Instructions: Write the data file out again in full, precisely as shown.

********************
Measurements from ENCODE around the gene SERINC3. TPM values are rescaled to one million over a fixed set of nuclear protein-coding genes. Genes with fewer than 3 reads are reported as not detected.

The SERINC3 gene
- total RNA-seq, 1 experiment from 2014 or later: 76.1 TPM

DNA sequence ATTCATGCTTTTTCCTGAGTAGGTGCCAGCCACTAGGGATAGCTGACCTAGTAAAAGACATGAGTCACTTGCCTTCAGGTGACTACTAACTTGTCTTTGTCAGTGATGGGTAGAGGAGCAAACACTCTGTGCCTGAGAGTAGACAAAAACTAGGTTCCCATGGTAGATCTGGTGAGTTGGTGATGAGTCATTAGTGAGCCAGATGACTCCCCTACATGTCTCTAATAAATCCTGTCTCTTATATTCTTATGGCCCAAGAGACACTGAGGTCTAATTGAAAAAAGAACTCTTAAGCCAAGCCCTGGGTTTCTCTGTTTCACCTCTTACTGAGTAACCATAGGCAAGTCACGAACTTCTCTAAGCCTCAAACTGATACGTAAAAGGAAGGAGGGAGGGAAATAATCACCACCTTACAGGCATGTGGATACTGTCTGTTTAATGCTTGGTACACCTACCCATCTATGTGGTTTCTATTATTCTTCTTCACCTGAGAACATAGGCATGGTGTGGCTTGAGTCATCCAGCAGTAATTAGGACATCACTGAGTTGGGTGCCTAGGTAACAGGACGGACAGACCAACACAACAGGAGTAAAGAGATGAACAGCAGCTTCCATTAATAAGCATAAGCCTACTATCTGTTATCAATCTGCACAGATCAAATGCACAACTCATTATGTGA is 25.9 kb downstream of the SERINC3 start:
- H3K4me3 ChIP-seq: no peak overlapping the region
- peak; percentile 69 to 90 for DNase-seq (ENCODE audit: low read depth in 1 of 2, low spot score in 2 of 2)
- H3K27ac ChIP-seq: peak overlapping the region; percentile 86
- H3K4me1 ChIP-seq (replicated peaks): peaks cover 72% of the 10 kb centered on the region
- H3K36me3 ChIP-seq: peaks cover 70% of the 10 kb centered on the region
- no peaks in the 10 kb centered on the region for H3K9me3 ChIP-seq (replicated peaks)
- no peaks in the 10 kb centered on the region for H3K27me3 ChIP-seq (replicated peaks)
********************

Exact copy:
Measurements from ENCODE around the gene SERINC3. TPM values are rescaled to one million over a fixed set of nuclear protein-coding genes. Genes with fewer than 3 reads are reported as not detected.

The SERINC3 gene
- total RNA-seq, 1 experiment from 2014 or later: 76.1 TPM

DNA sequence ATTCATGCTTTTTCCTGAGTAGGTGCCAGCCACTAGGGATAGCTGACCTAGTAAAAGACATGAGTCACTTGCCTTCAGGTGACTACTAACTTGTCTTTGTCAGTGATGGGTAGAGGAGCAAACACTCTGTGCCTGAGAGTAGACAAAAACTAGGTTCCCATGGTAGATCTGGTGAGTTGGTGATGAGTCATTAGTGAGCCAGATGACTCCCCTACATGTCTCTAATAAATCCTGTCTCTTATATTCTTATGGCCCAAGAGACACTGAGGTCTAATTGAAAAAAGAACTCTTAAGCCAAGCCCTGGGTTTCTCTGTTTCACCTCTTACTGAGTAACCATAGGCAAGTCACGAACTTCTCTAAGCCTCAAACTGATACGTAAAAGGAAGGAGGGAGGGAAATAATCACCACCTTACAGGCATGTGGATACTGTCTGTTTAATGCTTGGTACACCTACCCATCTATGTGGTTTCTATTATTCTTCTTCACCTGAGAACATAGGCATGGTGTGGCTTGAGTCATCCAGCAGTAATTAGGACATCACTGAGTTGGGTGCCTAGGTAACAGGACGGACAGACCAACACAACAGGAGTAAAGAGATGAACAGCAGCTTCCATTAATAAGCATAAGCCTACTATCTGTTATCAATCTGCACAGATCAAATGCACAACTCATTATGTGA is 25.9 kb downstream of the SERINC3 start:
- H3K4me3 ChIP-seq: no peak overlapping the region
- peak; percentile 69 to 90 for DNase-seq (ENCODE audit: low read depth in 1 of 2, low spot score in 2 of 2)
- H3K27ac ChIP-seq: peak overlapping the region; percentile 86
- H3K4me1 ChIP-seq (replicated peaks): peaks cover 72% of the 10 kb centered on the region
- H3K36me3 ChIP-seq: peaks cover 70% of the 10 kb centered on the region
- no peaks in the 10 kb centered on the region for H3K9me3 ChIP-seq (replicated peaks)
- no peaks in the 10 kb centered on the region for H3K27me3 ChIP-seq (replicated peaks)